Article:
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TV’s Big Questions: what is shaping the world of content?

YIR-grid-for-onlinePlatforms, technology and marketing aside, what really drives the international TV industry is content. We asked a selection of execs from around the world for the shows that they feel are pioneering, brilliant or genre-defining.

Simon Chinn2In the world of docs, Simon Chinn from Man on Wire prodco Lightbox says 2015 was the year of the documentary serial. “For me, HBO’s The Jinx was the game-changer,” he says. “Following in its wake is a genre of serialised, highly-narrative docs which deploy fiction filmmaking techniques in a way that feature docs have been doing for some years.”

Kate-Beal-Chief-Executive-Officer-&-Joint-Creative-Director,-Woodcut-Media-(2)Kate Beal from UK indie Woodcut highlights Endemol Shine’s UK version of Swedish drama Humans as a highlight. “It was great to see a drama on Channel 4 break through to audiences of all ages,” she says. “It became appointment to view for the 16-34s, which is incredible for a linear channel.”

Welsh-language channel S4C’s boss, Ian Jones, says last year saw live news broadcasting entering into unchartered territory with coverage of the Charlie Hebdo terrorist atrocities. “In the aftermath, big questions have been asked about the morality of such detailed coverage. Did the broadcasters behave irresponsibly? Did the broadcasts hinder the police operation, and worse still, endanger the lives of the hostages?”

Execs at the dedicated news channel acknowledge their part of the TV business is changing fast. “In our field of news and information, there were developments in every part of our business – content production and newsgathering; advertising and commercial models; distribution on traditional platforms as well as direct to social, online and mobile;  and, data insight and targeting,” says Greg Beitchman, vice president, content sales and partnerships, CNN International.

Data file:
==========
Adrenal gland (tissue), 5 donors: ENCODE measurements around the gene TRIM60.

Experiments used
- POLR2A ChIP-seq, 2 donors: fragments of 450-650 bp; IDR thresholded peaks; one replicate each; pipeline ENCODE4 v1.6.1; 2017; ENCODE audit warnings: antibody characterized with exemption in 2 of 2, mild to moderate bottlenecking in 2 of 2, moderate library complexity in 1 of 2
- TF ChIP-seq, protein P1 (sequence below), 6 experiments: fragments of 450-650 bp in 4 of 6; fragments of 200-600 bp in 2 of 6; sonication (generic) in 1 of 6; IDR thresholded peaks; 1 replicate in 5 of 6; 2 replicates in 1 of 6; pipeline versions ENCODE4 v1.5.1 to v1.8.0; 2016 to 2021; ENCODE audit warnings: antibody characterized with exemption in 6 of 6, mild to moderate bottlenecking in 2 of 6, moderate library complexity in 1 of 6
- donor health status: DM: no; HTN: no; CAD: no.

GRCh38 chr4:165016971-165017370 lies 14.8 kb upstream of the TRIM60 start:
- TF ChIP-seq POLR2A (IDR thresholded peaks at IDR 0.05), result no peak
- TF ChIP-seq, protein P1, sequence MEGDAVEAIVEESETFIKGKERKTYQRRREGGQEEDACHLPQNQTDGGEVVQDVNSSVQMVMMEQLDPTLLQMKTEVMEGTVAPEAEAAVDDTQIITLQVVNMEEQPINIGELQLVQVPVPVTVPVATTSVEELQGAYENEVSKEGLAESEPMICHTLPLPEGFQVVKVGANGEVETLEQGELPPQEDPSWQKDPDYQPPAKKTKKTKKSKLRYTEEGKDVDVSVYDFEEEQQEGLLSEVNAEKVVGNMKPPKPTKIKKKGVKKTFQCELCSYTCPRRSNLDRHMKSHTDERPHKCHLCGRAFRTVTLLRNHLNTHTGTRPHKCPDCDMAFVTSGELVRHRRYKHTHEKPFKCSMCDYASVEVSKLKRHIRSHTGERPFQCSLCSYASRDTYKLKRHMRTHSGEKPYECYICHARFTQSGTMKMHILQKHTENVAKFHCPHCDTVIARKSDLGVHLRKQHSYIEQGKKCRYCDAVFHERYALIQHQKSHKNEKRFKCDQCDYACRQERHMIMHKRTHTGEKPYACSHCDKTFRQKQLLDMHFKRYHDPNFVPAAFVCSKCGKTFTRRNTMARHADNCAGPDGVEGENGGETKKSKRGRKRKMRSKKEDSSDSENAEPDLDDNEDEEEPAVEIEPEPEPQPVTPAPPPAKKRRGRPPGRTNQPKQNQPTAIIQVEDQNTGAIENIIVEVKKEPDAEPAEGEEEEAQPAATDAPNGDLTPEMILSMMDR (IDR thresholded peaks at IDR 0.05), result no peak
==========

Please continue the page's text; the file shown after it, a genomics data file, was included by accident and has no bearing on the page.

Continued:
CNN_BeitchmanSome of the best 2015 shows cited by execs mixed genres – the current wave of true crime borrows much of its storytelling technique from the world of drama production. True crime series The Detectives, Making a Murderer and the OJ Simpson series on FX are all examples of the drama and factual genres borrowing from each other.

The Detectives broke the mould in unscripted by adopting the clothes of serialised drama,” says Zig Zag Productions boss Danny Fenton. For Sophie Ferron, boss of Canadian indie Media Ranch, it was a drama with factual notes that stood out. She says: “It was Narcos with its mixture of archival content and drama. Great storytelling.”

While scripted TV has bloomed, some say the reality and fact-ent worlds have not in recent years.

stephen_lambert“There hasn’t been anything truly groundbreaking in 2015 in the world of non-scripted content,” says Samuel Kissous, founder of French indie Pernel. “Some shows have been somewhat creative and there are indeed a lot of good quality factual programmes or formats, but there is nothing groundbreaking in the sense of ‘disruptive’ or creating a new genre of its own. Also, is the industry really looking for this?”

Stephen Lambert, who is behind some of the biggest unscripted shows on TV, rejects the idea that the factual entertainment is in the doldrums. “To suggest that fact-ent needs to bounce back seems bizarre; it’s never been stronger,” he says.

“The most popular show on the BBC this year is Bake Off.  ITV continues to show that I’m A Celebrity is a ratings juggernaut and our own Gogglebox is the most popular show on Channel 4. I’m confident we will see a lot of new successful fact-ent shows hit our screens.”

 

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